It took the station 20 years to die from indifference as all the advertisers went away. Arnold is one of many happy to see the station coming back, Sue bringing it back to the community. And the community is tuning the station in again. I feel a bit of a bond with Arnold through the station. He, too, is appalled at the shamelessness of the 2 djs who believed the station was dead, due to them, and baled out taking with them everything they wanted, cleaning the place out, leaving it with only the music they didn't like, the music the listeners liked. Sue has a good library of bluegrass and gospel and older country to play from, minus Dolly Parton and Rhonda Vincent, particular favorites of theirs. It was like the Bush administration running a radio station. No one wants them back. I'm reminded of Marsha Wagoner telling me about a time her dad, Amos, talked straight with somebody from Away who was running down the county. Amos told him nobody asked him to come here and nobody will miss him when he's gone. Well said.

My Saturday morning show and Sonya's Monday morning show are the 2 threads that went through the station's demise one day and resurrection the next when Sue came in. Ours were the only times of the week the station spoke to its listeners with appreciation for who they are. We want to play music the listeners love. Sue asked people to call and tell her what sorts of music they wanted to hear. Country, bluegrass, traditional, gospel. Not necessarily in that order, but those were the four. That's what Sue plays for the listeners. She fulfills every request she's able. It does me good to know my listeners are loving the music I'm playing to them. Like today playing Ralph Stanley's Rank Stranger with Roy Lee Centers singing lead. I believe with fair certainty that everyone listening loved that song as much as I did. It doesn't get much better than that. It does, but not much. Like Carter singing it.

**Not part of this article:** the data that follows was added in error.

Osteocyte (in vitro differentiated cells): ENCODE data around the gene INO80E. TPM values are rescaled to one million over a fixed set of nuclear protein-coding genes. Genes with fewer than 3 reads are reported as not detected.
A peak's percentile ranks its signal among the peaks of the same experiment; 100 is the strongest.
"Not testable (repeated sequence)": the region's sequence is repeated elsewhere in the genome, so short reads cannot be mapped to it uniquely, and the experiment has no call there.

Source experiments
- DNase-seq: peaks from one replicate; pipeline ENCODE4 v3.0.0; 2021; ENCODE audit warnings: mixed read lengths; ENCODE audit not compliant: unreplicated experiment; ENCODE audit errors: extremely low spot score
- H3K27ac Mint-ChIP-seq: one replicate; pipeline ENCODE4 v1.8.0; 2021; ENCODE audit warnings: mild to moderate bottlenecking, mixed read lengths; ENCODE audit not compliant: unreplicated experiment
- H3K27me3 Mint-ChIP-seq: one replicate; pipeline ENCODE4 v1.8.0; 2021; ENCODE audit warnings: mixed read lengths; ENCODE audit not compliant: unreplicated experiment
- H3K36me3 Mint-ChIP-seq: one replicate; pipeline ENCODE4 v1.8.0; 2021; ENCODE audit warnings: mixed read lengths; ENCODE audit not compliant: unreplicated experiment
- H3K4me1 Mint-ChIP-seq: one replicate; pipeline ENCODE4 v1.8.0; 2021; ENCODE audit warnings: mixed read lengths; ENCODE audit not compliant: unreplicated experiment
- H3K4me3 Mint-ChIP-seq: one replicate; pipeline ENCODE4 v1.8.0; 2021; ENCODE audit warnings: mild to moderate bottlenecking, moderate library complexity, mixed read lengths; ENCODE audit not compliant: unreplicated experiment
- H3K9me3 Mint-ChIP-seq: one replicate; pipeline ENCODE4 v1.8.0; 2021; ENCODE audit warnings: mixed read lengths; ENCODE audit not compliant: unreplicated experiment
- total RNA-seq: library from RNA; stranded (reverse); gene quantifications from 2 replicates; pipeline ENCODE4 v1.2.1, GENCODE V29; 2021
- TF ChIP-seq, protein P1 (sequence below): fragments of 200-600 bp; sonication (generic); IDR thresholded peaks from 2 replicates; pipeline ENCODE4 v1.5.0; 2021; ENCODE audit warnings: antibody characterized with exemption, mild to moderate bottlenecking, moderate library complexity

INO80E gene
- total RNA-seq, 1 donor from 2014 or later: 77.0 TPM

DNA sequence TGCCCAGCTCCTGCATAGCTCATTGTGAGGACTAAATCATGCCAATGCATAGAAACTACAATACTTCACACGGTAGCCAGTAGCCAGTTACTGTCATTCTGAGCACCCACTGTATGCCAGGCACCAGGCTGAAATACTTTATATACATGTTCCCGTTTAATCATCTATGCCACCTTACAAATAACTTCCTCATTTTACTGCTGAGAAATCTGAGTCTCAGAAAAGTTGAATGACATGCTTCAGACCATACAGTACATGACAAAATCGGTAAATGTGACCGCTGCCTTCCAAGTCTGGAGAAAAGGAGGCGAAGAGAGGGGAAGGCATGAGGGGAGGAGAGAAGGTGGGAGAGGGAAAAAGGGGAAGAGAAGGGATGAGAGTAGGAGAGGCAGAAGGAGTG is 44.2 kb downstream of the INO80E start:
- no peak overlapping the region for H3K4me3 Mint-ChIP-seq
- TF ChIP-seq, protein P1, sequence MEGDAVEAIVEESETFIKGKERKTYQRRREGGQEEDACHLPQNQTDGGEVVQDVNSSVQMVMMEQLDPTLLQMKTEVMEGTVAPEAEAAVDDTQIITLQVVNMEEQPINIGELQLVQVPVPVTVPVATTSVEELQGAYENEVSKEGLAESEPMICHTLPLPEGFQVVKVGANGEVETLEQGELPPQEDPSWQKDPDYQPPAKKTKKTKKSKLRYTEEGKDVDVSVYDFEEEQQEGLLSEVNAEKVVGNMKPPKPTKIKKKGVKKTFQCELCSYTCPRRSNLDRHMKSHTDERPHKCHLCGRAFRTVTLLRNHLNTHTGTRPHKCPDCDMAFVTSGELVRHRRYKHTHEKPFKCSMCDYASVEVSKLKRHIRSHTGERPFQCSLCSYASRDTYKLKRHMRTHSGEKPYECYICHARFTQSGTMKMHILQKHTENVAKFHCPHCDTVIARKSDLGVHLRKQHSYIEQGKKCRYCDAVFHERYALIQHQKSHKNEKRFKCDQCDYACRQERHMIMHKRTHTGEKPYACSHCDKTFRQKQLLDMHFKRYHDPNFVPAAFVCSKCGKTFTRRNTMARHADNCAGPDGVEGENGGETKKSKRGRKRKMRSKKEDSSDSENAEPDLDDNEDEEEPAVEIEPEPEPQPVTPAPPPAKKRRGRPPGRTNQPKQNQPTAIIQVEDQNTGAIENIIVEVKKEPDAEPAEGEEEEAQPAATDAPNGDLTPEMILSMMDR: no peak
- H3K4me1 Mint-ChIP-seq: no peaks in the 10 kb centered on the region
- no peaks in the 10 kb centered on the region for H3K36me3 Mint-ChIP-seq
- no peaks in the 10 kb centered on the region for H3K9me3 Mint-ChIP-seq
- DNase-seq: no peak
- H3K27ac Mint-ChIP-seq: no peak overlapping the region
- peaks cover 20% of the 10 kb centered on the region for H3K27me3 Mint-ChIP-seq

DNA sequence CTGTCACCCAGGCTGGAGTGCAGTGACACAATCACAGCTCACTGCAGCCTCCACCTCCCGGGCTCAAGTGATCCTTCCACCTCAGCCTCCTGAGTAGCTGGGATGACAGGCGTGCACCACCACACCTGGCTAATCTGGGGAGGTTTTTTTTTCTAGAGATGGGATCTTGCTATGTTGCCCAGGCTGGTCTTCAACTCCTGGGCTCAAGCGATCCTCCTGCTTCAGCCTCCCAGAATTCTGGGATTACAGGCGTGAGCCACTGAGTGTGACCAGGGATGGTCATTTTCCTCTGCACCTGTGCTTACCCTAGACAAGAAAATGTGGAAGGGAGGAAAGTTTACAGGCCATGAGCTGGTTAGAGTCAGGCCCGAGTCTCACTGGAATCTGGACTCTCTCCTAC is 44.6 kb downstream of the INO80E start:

We used to sing Rank Stranger in Millard Pruitt's Regular Baptist Church, Laurel Glenn. Brother Millard loved the song deeply. The song book had a lot of Carter Family songs in it. Beautiful Star of Bethlehem from the New Baptist song book, that song Ralph Stanley did right, like every song he sings. We sang several songs Dr. Ralph and Carter recorded. As far as I can tell, their voices sing from the soul of these mountains. I'm loving doing gospel time too. Ralph and Carter can be played just as much there as on the other, what I've come to call Square Dance Music Hour, and the next one Gospel Hour. The only change to gospel hour is the songs will be mostly from the region of the central Blue Ridge. There is so much good music in this region that I can play endlessly and never run out of music. Two of the songs played this morning by Hungry Hash House Ramblers had the fiddle of Jim Van Cleve in them. He is fiddler with Mountain Heart. A North Carolina boy. Seems like the next thing would be a show of North Carolina traditional music. We have an enormous number of good musicians in the state as in the central Blue Ridge. Years ago, I told Scott Freeman his band Alternate Roots was "a really good band." He said, "There's a lot of good bands." He was right.